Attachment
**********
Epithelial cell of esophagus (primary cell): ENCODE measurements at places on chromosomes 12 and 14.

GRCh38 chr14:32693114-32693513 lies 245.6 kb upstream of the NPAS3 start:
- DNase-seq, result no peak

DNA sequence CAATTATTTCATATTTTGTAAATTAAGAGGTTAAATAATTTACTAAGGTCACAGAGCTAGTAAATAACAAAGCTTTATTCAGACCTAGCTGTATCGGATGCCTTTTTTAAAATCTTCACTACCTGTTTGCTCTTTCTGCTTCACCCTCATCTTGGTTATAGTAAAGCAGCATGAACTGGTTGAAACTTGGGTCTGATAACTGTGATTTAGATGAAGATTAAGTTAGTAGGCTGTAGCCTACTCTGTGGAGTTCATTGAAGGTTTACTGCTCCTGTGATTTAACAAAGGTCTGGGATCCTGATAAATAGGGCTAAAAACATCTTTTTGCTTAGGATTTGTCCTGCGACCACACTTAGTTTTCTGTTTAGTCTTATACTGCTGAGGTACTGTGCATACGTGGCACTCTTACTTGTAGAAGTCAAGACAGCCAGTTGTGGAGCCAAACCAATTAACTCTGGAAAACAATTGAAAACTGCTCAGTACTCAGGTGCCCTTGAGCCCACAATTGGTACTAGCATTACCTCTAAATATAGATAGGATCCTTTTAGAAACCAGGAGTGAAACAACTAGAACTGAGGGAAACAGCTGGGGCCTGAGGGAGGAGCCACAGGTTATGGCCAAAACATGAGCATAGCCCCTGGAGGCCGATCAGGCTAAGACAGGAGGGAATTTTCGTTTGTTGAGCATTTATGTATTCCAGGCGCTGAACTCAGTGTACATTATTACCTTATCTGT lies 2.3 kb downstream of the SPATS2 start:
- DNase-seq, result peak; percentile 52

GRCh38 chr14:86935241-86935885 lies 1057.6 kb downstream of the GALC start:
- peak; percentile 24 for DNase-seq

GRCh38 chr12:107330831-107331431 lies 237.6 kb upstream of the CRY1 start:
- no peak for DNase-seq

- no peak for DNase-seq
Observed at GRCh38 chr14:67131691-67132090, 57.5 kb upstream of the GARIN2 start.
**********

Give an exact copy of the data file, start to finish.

Epithelial cell of esophagus (primary cell): ENCODE measurements at places on chromosomes 12 and 14.

GRCh38 chr14:32693114-32693513 lies 245.6 kb upstream of the NPAS3 start:
- DNase-seq, result no peak

DNA sequence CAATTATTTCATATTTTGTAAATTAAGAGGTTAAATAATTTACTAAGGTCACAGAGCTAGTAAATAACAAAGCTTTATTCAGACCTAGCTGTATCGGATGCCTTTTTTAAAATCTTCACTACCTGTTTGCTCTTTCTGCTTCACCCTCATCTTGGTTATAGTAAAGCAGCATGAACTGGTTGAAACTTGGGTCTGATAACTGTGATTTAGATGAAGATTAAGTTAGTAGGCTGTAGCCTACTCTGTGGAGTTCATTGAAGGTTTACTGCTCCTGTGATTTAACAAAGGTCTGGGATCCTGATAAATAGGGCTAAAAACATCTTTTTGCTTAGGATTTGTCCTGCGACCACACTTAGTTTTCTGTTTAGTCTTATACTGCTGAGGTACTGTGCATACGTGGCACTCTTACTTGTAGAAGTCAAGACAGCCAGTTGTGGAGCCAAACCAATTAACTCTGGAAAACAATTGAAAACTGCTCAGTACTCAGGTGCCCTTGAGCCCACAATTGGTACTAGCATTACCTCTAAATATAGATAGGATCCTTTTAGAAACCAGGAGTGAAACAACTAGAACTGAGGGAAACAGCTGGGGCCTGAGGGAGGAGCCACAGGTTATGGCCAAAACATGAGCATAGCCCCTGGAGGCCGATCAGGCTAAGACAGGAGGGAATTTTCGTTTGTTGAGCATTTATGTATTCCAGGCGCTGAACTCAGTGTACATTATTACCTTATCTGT lies 2.3 kb downstream of the SPATS2 start:
- DNase-seq, result peak; percentile 52

GRCh38 chr14:86935241-86935885 lies 1057.6 kb downstream of the GALC start:
- peak; percentile 24 for DNase-seq

GRCh38 chr12:107330831-107331431 lies 237.6 kb upstream of the CRY1 start:
- no peak for DNase-seq

- no peak for DNase-seq
Observed at GRCh38 chr14:67131691-67132090, 57.5 kb upstream of the GARIN2 start.